With the pinnacle of patient breaches hopefully behind us (e.g. Anthem/WellPoint breach, Premera, Blue Cross, and others in 2015), it is clear the industry has struggled with proper security of our electronic health information (ePHI). As such, the federal government has stepped in to ensure measures are in place to secure ePHI, abide by privacy rules granting all of us access to our health information, and making it illegal to discover a breach and not take appropriate steps to notify those affected.
The Office for Civil Rights (OCR) is a division of Health and Human Services with the responsibility to ensure industry compliance with an individual’s rights to Privacy, safeguards to electronic PHI and to investigate an organization’s diligence when breaches occur. Part of the OCR’s focus is also to develop audit rules in its activities ensuring the industry is adopting compliance efforts, reducing risk of breaches and improving health care. This is called the HIPAA Audit Program, and leverages the instructions, called the Audit Protocol, to test compliance.
Phase 1 of the HIPAA Audit Program officially ended and Phase 2 of the HIPAA Audit program was announced on March 21, 2016 by Health and Human Services. In April 2016 they announced the updated HIPAA Audit Protocol. To clarify, the HIPAA law itself has not changed since the Omnibus update in 2013, but the government’s auditing of compliance has been updated and expanded.
The HIPAA Audit Protocol is something the Healthcare Information Technology compliance and audit communities have been asking for a long time, which is more guidance on HIPAA regulations. In addition to NIST-based risk analysis methodologies, this new set of protocols (instructions) are the most comprehensive guidance we have for HIPAA security (safeguards around electronic protected health information, or PHI), privacy (rights and restrictions to PHI) and breach notification requirements (what to do when a breach of PHI happens). This graphic shows the number of top-level HIPAA citations covered under the OCR’s checklist, color-coded by discipline:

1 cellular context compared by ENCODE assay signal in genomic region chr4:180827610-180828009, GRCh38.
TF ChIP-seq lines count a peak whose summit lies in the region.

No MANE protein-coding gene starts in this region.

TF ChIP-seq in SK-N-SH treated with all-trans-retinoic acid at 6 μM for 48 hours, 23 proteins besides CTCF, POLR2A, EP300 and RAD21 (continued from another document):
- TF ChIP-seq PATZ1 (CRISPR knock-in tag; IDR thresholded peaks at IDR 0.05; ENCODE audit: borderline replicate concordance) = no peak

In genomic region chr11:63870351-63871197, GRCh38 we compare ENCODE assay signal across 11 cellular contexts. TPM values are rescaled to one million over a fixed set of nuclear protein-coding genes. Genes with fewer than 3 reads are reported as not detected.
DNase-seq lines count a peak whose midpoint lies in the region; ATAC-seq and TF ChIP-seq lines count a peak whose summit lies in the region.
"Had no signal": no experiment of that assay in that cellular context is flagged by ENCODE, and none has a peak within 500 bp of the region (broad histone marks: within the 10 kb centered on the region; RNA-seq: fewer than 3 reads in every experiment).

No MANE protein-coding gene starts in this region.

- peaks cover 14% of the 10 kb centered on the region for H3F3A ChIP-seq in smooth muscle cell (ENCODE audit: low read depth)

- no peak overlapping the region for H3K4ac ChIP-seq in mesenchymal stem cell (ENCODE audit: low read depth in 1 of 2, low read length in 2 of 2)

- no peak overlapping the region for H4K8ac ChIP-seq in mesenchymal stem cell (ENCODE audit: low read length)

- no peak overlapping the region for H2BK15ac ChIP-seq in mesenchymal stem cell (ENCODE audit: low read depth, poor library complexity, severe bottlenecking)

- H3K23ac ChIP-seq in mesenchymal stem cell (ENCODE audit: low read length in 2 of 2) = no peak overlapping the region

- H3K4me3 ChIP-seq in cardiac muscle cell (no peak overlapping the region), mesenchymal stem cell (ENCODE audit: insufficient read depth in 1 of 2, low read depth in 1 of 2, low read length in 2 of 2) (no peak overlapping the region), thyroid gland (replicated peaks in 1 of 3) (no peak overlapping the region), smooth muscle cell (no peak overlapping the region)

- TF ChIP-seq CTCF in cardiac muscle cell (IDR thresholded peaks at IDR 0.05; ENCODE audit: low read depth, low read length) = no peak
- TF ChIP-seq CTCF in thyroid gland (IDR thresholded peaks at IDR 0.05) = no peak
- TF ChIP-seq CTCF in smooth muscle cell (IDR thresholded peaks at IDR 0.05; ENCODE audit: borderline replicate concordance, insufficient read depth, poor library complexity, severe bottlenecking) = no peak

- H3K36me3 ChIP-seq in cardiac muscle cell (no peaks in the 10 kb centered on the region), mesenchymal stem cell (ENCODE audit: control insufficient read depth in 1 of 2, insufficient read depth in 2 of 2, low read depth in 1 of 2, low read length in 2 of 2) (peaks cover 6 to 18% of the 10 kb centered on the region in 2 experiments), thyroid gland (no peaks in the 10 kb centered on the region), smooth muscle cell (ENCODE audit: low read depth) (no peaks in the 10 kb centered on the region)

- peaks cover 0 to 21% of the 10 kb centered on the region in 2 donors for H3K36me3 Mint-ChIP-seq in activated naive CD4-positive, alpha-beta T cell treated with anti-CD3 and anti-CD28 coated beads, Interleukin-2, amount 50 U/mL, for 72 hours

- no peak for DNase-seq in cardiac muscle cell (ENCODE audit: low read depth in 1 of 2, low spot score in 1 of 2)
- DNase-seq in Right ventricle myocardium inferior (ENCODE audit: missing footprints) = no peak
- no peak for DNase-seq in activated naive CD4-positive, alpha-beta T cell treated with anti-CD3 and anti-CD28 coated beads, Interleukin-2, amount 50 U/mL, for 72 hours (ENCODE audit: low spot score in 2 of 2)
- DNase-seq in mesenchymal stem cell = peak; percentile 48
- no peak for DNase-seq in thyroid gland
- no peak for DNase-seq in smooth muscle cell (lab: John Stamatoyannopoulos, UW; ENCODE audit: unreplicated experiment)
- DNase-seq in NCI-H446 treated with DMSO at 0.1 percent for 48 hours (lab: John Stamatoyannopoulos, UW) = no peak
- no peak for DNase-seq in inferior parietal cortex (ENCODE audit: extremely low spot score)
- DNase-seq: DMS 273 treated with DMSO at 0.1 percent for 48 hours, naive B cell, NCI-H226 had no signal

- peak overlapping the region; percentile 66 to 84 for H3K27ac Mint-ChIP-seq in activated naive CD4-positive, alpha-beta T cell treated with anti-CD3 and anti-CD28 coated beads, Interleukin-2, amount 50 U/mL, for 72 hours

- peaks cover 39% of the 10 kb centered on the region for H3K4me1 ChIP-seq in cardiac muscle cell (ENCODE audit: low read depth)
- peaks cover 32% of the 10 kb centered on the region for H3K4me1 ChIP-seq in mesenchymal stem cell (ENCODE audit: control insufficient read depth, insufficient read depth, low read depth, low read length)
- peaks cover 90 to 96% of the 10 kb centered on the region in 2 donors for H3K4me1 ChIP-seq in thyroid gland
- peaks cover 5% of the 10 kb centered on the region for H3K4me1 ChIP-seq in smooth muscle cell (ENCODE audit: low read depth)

To summarize the changes between Phase 1 and Phase 2 of the Audit Program:
What it was – Phase 1 of the OCR’s Privacy, Security and Breach Notification Audit Program:
- HITECH added Breach Notification to HIPAA and endorsed the OCR‘s Audit Program.
- Contained 169 total protocols.
- Pilot program included 115 covered entities.
What it is now – the HIPAA Audit Program-Phase 2:
- OCR is implementing Phase 2 to include both CEs and business associates (every covered entity and business associate is eligible for an audit)
- Provides an opportunity for the OCR to identify best practices, risks and issues before they result in bigger problems (e.g. resulting in a breach) through the expanded random audit program.
- 180 Enhanced protocols (groups of instructions) which contain the following updates:
- Privacy – 708 updates (individual lines of instructions)
- Most notable changes are more policies and procedures surrounding the HIPAA Privacy Officer as well as some changes for Health Plans and Business Associates.
- Security – 880 updates (individual lines of instructions)
- Most notable changes are that Health Plans must have assurances from their plan sponsors and all companies now have to get proof of HIPAA compliance from their business associates, vendors and subcontractors.